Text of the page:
From Share Cropper to Proud Grocery Store Owner, Alijatu’s Story

Many ladies think getting married is the solution to their financial problems. They expect their partner to provide for all their needs and the needs of their family. But little do these ladies think of how to improve the lives of the men they are getting married to and what they will do to survive in case the man faces financial challenges. Well! Who am I to criticize? As a lady myself, I also want to live the ‘American dream.’” – Alijatu

 

Alijatu

Alijatu is 38 years old and married to Abubakar. They have four children together. She is from Ho in the Volta region of eastern Ghana, but she was born and raised in Kwame-Dwaa in the Ashanti region. Most women in rural communities are well known for their hard work and Alijatu is no exception. Abubakar, Alijatu’s husband, has not been financially stable over the past few years which compelled Alijatu to find work to be able to provide for her family.

 

She initially got involved in oil palm and cocoa farming. Since she did not have any land of her own, both farms were shared cropping or “yemayenkye.”  Yemayenkye literally means cultivating a piece of land so that the produce is shared between the owner of the land and the cultivator. Before any of her farms produced fruits, she engaged in petty trading to support her family.

 

One Thursday morning, Self-Help International visited Kwame-Dwaa to talk about the micro-credit program, and Alijatu joined the micro-credit initiative and acquired a loan. She also received training on how to manage her business and loans. After months of applying diligent saving techniques, Alijatu was able to put up a small shop kiosk.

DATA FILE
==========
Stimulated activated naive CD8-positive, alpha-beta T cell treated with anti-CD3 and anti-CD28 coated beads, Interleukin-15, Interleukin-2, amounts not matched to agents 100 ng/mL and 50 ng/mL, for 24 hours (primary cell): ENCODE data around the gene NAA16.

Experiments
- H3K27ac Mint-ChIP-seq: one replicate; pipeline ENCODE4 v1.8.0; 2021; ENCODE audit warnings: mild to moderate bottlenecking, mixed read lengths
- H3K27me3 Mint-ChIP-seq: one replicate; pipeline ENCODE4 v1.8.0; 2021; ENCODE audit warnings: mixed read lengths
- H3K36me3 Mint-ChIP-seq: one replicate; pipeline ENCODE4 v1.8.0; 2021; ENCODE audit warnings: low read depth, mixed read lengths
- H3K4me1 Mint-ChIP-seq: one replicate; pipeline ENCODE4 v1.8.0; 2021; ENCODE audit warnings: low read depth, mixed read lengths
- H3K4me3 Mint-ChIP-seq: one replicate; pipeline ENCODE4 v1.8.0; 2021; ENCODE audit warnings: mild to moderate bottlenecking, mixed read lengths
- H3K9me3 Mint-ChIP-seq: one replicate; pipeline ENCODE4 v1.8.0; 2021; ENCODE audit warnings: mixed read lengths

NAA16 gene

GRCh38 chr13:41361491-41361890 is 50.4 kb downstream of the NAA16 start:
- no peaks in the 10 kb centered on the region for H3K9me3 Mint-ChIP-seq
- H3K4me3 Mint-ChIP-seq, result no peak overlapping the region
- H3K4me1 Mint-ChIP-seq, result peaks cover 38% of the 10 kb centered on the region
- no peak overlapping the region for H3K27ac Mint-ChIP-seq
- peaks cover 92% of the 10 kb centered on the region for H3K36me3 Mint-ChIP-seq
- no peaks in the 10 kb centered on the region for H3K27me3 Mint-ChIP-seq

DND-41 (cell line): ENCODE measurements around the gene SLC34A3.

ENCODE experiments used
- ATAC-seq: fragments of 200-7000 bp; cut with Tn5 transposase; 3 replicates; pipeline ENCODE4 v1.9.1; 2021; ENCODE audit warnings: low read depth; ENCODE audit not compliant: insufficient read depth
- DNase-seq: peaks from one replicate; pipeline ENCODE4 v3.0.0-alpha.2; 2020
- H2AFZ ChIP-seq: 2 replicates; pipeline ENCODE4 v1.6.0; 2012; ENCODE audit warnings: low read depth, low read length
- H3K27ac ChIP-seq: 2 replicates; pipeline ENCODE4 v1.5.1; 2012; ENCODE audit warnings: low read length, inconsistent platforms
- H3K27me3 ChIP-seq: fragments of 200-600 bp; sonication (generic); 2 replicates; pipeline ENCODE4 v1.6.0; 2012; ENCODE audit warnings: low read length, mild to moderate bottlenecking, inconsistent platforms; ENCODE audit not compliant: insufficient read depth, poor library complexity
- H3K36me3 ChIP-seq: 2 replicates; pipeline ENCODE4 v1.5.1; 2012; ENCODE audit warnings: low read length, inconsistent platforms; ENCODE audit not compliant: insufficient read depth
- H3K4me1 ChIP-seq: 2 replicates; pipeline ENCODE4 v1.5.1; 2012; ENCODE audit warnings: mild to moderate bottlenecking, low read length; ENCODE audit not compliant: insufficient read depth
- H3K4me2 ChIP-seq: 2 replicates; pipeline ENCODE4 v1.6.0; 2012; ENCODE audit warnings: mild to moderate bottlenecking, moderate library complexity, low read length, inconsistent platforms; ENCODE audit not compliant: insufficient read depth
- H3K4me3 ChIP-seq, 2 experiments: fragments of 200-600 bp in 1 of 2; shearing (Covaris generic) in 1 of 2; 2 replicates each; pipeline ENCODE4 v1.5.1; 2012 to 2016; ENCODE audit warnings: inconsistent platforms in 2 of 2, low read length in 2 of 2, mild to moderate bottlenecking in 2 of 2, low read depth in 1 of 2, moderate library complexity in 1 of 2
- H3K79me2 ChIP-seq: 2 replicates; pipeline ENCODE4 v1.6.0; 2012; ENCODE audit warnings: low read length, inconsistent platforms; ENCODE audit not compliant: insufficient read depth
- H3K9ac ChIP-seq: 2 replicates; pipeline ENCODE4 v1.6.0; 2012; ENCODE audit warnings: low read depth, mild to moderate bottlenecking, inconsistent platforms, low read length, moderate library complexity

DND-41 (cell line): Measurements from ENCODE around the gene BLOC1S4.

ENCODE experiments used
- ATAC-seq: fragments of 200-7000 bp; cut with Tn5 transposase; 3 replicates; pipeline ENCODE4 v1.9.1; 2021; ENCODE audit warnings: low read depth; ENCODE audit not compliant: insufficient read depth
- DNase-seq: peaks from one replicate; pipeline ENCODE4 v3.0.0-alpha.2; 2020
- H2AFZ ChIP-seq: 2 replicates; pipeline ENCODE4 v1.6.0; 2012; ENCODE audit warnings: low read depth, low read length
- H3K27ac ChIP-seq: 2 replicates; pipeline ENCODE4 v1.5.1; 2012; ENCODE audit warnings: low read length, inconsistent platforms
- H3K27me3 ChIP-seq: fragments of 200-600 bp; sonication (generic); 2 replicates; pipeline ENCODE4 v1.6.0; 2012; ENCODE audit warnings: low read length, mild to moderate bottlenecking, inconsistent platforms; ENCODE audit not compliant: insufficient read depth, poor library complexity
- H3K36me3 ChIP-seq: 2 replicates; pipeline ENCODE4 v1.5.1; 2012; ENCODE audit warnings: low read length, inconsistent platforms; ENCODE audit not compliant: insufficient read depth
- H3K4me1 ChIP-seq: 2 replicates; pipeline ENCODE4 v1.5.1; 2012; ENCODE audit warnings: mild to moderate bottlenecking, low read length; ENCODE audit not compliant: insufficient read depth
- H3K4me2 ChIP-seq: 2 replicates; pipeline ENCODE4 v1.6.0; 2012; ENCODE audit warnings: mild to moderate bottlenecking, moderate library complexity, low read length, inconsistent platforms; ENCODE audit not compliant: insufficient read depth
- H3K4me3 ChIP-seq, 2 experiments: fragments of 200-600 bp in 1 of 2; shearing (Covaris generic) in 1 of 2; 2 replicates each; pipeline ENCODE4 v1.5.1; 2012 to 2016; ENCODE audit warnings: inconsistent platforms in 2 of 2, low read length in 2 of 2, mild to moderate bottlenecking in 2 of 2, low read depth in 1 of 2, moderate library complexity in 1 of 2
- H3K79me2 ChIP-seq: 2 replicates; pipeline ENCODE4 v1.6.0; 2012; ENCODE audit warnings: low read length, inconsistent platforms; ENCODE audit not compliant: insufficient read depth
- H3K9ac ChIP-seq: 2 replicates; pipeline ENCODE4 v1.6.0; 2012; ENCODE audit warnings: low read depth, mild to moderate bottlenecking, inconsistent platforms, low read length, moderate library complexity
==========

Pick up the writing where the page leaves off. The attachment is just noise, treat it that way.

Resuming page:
“With what I learned during training and the help of Almighty Allah, I can now boast of a fully stocked grocery store in Kwame-Dwaa. I have also been able to provide for my kids to the extent that two of them are now in the best senior high school in the district” Alijatu said.

 

Alijatu with her store

One of her greatest accomplishments is that she has been able to build a two-room house which has a roof and is about to be plastered.

 

“I would have named my ‘new child’ after Self-Help International if Self-Help was a human being,” she joked.

 

Her gratitude goes on and on. Alijatu may not be rich or have gained all her heart’s desires but she is comfortable now with what she has. Her story would not be possible without the help of Self-Help International and supporters across the globe. She is forever grateful.

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